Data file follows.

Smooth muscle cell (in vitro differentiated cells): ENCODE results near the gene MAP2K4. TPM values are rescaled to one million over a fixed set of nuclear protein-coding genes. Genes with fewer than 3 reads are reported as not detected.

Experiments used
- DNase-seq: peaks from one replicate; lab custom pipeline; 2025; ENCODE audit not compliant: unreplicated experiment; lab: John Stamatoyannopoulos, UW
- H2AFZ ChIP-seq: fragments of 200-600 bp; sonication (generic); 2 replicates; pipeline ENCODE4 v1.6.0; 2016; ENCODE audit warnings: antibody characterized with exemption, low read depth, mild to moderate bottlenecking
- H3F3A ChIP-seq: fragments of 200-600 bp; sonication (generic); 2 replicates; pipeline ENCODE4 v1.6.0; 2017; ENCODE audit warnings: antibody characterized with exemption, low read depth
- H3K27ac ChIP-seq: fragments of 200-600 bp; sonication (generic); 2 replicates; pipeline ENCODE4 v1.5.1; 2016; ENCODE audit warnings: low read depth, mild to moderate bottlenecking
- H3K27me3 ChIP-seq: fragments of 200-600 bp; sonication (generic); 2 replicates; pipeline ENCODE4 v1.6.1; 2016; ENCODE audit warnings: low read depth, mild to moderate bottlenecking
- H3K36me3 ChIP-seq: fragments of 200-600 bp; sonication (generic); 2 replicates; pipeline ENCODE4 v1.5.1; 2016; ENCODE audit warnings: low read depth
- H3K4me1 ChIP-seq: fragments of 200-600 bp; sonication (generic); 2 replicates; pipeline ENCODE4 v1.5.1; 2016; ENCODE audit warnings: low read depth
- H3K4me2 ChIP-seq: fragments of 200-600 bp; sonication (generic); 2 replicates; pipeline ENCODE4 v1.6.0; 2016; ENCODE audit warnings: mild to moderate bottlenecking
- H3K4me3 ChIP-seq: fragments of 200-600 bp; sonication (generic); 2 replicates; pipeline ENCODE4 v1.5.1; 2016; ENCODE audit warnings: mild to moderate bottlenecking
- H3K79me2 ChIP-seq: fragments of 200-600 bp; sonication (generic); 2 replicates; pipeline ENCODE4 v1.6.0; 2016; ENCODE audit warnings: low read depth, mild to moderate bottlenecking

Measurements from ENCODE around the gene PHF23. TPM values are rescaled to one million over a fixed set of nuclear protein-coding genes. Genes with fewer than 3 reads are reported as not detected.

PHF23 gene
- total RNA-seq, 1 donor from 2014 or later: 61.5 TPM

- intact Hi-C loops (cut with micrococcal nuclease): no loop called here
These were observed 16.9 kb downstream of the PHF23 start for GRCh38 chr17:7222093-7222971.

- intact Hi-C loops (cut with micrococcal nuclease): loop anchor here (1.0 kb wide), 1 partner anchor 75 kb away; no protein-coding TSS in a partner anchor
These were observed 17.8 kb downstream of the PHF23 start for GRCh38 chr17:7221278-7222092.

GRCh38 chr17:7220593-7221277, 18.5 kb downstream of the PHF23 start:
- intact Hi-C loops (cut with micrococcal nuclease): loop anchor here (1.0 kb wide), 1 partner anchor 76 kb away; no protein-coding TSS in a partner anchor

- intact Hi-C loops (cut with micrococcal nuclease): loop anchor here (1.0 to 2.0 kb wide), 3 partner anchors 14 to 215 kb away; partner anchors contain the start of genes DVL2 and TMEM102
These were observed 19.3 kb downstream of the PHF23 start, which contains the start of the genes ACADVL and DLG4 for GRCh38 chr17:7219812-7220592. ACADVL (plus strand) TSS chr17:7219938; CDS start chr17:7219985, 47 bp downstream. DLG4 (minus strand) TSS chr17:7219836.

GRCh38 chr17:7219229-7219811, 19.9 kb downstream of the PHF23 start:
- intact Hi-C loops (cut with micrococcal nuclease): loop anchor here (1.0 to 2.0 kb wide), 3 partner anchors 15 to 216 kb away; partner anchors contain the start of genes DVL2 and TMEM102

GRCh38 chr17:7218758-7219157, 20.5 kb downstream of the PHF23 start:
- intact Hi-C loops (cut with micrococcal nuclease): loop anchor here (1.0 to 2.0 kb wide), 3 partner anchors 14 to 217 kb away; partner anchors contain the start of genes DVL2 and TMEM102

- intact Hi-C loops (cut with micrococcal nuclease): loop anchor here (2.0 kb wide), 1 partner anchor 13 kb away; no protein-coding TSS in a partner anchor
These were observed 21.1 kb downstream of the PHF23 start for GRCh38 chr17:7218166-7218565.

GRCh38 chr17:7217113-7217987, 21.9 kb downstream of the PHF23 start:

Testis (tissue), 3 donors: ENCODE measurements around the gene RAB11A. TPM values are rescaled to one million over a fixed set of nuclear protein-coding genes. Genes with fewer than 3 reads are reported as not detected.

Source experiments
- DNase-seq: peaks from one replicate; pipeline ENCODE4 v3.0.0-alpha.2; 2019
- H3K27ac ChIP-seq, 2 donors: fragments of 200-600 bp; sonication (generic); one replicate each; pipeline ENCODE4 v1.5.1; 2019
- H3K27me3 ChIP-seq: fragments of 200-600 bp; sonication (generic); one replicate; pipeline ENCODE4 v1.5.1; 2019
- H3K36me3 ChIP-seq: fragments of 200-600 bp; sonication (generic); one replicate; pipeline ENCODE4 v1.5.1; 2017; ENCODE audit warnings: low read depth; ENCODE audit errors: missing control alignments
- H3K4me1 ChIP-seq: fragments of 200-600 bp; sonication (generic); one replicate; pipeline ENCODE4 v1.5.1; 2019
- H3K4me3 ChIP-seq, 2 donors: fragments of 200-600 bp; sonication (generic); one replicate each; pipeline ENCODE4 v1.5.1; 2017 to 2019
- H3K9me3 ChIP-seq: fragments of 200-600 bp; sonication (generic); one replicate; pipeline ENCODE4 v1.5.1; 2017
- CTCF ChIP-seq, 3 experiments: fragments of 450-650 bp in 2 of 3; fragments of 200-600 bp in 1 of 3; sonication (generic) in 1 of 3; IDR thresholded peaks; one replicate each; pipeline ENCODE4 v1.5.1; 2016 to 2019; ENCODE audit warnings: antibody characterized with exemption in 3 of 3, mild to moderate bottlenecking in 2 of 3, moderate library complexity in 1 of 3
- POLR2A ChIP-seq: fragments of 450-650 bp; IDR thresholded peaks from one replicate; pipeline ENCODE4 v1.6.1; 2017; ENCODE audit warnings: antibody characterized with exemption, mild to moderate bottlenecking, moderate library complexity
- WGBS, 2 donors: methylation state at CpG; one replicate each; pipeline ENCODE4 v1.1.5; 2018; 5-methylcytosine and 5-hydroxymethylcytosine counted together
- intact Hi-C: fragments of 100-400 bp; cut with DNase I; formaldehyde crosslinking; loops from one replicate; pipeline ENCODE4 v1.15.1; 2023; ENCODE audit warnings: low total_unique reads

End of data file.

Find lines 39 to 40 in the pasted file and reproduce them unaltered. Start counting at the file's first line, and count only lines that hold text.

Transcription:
- H3K9me3 ChIP-seq: fragments of 200-600 bp; sonication (generic); one replicate; pipeline ENCODE4 v1.5.1; 2017
- CTCF ChIP-seq, 3 experiments: fragments of 450-650 bp in 2 of 3; fragments of 200-600 bp in 1 of 3; sonication (generic) in 1 of 3; IDR thresholded peaks; one replicate each; pipeline ENCODE4 v1.5.1; 2016 to 2019; ENCODE audit warnings: antibody characterized with exemption in 3 of 3, mild to moderate bottlenecking in 2 of 3, moderate library complexity in 1 of 3